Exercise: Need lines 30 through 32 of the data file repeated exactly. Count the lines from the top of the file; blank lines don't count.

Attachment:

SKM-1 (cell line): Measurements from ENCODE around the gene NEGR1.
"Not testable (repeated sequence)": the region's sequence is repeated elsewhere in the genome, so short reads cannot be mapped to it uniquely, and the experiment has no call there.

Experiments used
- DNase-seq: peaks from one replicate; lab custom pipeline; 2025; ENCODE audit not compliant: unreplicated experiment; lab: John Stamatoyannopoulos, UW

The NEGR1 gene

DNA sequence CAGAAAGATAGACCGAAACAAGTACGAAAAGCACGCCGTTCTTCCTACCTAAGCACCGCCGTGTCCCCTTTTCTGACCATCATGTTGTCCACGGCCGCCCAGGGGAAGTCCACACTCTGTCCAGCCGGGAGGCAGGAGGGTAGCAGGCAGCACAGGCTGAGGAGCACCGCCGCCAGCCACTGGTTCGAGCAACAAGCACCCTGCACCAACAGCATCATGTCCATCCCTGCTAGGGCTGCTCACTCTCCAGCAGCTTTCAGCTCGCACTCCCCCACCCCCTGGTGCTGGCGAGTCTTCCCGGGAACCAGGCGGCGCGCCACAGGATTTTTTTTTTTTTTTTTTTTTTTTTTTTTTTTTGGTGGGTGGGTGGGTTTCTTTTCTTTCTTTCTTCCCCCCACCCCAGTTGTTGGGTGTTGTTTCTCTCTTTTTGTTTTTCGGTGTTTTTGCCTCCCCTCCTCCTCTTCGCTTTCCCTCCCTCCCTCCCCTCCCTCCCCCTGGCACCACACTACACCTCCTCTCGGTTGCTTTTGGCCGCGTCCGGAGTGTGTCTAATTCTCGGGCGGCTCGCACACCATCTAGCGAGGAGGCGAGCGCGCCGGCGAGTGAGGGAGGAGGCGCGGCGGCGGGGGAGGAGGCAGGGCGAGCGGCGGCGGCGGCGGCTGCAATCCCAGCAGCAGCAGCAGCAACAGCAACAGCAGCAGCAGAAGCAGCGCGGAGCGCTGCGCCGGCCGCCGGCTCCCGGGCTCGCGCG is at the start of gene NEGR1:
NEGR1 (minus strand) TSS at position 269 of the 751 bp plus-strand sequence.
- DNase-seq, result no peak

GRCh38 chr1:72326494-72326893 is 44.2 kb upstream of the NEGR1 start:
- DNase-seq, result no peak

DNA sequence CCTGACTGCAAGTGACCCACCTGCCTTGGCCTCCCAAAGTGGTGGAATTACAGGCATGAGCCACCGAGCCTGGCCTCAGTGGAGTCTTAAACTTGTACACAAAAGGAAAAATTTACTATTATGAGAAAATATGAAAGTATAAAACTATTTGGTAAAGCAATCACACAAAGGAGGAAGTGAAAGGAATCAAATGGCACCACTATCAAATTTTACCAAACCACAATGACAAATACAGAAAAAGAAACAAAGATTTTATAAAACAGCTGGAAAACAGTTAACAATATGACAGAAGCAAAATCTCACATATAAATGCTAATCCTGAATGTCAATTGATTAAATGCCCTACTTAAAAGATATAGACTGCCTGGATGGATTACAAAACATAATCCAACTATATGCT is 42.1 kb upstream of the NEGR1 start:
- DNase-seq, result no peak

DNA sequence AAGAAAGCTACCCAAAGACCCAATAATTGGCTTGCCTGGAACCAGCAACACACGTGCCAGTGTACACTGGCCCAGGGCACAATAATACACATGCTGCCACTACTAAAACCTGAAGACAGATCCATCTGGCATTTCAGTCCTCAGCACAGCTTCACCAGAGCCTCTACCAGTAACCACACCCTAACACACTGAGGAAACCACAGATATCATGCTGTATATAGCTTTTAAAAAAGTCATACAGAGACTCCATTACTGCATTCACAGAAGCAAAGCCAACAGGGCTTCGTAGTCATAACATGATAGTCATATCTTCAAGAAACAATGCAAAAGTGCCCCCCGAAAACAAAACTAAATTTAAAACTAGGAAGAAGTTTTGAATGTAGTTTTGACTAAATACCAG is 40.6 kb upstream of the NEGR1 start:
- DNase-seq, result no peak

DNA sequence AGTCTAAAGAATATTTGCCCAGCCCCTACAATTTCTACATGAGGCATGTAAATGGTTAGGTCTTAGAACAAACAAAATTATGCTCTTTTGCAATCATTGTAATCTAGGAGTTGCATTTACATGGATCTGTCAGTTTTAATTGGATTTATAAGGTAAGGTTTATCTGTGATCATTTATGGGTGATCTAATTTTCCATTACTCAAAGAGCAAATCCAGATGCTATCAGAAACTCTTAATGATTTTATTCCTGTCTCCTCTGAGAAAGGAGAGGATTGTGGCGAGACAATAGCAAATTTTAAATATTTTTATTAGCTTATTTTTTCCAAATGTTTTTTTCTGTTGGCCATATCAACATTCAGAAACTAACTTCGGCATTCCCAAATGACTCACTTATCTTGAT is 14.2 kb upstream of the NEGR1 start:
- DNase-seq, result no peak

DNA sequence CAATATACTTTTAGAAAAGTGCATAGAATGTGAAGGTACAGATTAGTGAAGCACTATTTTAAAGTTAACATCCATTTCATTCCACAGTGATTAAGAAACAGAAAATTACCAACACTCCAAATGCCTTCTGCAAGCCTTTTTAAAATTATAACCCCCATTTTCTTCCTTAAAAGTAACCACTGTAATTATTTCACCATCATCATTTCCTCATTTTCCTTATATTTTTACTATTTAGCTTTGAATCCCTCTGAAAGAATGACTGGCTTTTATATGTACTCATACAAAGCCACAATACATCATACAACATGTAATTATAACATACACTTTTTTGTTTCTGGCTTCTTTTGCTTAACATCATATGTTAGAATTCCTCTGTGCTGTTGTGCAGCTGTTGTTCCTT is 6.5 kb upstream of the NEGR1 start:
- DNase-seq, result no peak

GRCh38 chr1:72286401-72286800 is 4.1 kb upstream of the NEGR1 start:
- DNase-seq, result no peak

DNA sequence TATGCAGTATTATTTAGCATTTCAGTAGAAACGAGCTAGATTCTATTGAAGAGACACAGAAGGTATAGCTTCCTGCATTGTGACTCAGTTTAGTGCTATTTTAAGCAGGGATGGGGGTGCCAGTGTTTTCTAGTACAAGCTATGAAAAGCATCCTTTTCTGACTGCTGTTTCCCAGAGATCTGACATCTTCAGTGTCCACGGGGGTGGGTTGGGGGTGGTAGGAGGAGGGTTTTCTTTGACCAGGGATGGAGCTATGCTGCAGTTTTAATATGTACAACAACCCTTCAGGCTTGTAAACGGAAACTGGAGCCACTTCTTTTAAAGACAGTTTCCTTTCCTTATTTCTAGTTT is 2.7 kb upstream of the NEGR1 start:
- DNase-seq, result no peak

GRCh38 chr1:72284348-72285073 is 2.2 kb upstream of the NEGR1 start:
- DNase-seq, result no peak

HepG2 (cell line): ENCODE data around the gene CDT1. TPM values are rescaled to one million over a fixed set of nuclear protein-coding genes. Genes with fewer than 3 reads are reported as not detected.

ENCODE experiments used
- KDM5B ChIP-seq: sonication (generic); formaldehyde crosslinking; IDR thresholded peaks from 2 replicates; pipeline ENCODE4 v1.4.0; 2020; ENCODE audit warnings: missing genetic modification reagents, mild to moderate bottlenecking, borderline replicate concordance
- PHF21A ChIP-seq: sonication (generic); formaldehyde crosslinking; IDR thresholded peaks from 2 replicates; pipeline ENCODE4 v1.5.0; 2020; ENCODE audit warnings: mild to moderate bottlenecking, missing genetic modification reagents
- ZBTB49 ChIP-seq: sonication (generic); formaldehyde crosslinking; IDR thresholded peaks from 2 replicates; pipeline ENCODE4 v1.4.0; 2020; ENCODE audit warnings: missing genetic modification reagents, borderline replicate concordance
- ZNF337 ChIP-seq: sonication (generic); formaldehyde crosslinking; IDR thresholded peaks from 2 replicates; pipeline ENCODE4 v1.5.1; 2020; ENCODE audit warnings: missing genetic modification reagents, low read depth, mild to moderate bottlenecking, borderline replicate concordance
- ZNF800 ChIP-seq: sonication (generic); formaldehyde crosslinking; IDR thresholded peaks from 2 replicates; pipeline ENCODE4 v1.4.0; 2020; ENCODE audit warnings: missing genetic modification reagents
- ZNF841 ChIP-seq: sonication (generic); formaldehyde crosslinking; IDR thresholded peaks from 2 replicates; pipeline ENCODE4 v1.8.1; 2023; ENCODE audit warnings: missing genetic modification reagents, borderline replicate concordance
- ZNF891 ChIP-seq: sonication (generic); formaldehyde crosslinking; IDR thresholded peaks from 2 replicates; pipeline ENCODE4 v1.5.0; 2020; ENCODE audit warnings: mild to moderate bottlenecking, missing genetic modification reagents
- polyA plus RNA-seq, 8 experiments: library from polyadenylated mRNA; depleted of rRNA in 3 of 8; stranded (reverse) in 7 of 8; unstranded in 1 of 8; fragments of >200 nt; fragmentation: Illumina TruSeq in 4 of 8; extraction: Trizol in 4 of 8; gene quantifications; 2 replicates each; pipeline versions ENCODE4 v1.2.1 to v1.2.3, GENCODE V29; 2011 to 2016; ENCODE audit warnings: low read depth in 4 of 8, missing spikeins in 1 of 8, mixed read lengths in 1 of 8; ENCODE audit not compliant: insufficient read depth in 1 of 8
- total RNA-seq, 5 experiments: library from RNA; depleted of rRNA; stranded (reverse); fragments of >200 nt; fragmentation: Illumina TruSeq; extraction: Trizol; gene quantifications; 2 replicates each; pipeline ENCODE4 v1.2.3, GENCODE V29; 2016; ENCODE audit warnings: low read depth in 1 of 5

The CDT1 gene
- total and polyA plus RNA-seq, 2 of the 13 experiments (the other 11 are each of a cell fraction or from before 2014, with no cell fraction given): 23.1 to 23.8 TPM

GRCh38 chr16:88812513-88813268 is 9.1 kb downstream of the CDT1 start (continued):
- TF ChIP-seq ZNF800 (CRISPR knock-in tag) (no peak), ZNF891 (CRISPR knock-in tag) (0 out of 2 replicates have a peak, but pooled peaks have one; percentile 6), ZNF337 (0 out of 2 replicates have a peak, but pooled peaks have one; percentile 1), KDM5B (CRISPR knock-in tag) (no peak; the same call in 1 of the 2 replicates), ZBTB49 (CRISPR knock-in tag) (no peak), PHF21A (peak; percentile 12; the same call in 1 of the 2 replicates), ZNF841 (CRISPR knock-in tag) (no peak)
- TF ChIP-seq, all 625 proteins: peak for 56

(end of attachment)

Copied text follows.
- ZNF337 ChIP-seq: sonication (generic); formaldehyde crosslinking; IDR thresholded peaks from 2 replicates; pipeline ENCODE4 v1.5.1; 2020; ENCODE audit warnings: missing genetic modification reagents, low read depth, mild to moderate bottlenecking, borderline replicate concordance
- ZNF800 ChIP-seq: sonication (generic); formaldehyde crosslinking; IDR thresholded peaks from 2 replicates; pipeline ENCODE4 v1.4.0; 2020; ENCODE audit warnings: missing genetic modification reagents
- ZNF841 ChIP-seq: sonication (generic); formaldehyde crosslinking; IDR thresholded peaks from 2 replicates; pipeline ENCODE4 v1.8.1; 2023; ENCODE audit warnings: missing genetic modification reagents, borderline replicate concordance